History

Just over the hill from Unisa’s Muckleneuk campus, Groenkloof lies bordered by the suburbs of Nieuw Muckleneuk, Waterkloof, Lukasrand and Sterrewag and the Groenkloof Nature Reserve. The suburb is situated between Florence Ribeiro (previously Koningin Wilhelmina) avenue to the East, George Storrar avenue to the North and Fort Klapperkop to the South. The name Groenkloof (Green gorge) originates from the Voortrekker farm (De Groene Kloof) where the suburb is located. The suburb was developed after a decision by the Town Council in 1945 and during 1951 the first stands were sold, with the proviso that building should take place within 3 years and could not be resold if not built on. The streets of Groenkloof are named after persons that played a key role to the development of Pretoria as well as well-known South African artists.

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    Groenkloof is close to the city centre, and to the Brooklyn Square and Menlyn Park shopping centres. The University of Pretoria’s main campus is a 3 km drive from Groenkloof and is a few minutes from the N14 freeway linking Pretoria and Johannesburg (via the N1). The well-known Little Company of Mary Hospital is situated in Groenkloof as well as the Education Faculty of the University of Pretoria. The suburb is also home to the Japanese and Korean embassies. The Groenkloof Plaza shopping and convenience centre features 24 shops, including the popular Groenkloof Spar, Café 41, Pride of India and Fumo Restaurant. Also in Groenkloof is the Groenkloof Tennis Courts, diplomatic residencies and commercial residential as well as office buildings. Yet it is a tranquil and happy place to live and is zoned for some of Pretoria's most prestigious schools.

    Located in Groenkloof, the Groenkloof Nature Reserve’s wildlife includes zebra, jackal, duiker, kudu, impala, blue wildebeest, blesbuck, red hartebeest, ostrich, giraffe and a rich birdlife. The reserve offers a large variety of activities for nature lovers, horse trails, night drives, a 4×4 route, picnic area and overnight facilities are also available.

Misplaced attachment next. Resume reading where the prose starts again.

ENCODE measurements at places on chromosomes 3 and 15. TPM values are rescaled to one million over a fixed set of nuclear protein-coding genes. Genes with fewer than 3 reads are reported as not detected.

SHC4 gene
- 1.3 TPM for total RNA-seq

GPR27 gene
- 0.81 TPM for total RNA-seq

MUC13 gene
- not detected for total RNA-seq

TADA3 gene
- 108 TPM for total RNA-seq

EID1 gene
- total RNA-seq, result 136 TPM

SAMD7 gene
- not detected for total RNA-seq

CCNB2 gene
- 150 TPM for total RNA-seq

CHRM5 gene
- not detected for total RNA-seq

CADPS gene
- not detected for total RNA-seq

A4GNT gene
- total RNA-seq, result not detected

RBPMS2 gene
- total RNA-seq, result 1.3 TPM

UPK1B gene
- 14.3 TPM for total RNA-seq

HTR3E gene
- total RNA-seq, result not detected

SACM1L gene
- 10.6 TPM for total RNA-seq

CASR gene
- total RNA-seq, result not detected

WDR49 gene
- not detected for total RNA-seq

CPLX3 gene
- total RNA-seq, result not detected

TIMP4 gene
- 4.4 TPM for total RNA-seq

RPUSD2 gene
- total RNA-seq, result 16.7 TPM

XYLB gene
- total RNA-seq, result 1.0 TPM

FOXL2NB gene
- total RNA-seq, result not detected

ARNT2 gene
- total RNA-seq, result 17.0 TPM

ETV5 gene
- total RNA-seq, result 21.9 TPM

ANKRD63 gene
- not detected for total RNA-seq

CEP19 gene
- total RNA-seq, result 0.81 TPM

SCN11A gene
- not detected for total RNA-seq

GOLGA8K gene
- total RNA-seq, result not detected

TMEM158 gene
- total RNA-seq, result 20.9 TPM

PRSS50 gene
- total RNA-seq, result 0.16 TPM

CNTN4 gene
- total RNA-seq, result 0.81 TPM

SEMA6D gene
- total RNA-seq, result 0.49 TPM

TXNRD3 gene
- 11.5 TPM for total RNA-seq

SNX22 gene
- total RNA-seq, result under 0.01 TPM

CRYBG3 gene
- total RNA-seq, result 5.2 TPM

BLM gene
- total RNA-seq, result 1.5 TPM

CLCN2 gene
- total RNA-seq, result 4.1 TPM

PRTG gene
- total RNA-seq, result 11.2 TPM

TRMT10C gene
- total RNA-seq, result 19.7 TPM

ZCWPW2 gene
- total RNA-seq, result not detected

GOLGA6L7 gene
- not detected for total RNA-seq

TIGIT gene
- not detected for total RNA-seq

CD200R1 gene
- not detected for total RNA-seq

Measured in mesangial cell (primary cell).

Set in Groenkloof are two parks which are highly recommended for their beauty and tranquillity. The Jan Cilliers Park was during the early years an open field between the first houses. Initially the Park was ploughed and planted with Namaqualand daisies. Since then the Park was developed with trees and indigenous plants with a dam at the upper end and another in the middle with a stream running over little falls between the two. The Cycads and Giant Strelitzias are amongst the best examples of flora in Pretoria. On the Wenning Street edge of the Park there is an entrance to a small safe car park. The park is always open.

    The Eugene Marais Park has a short circular pathway that winds through the park on the corner of Van Reesema and Van Wouw Streets. The Park is home to mostly indigenous vegetation left in its natural state, without any gardening done, scarces butterflies, bats, birds and porcupine. The tree names are indicated and the Municipality clears the trail route annually. The Park is open every last Sunday of the month from 08h00 to 16h00.

    During the Jacaranda flower season tour busses frequent Herbert Baker Street to view its unique white Jacaranda trees. On 17 November 1961 the SA Director of Parks received the first white Jacaranda tree from Los Angeles. Today there are less than 100 white Jacarandas in Herbert Baker Street. The seeds are sterile and the white Jacarandas can only be propagated through cuttings.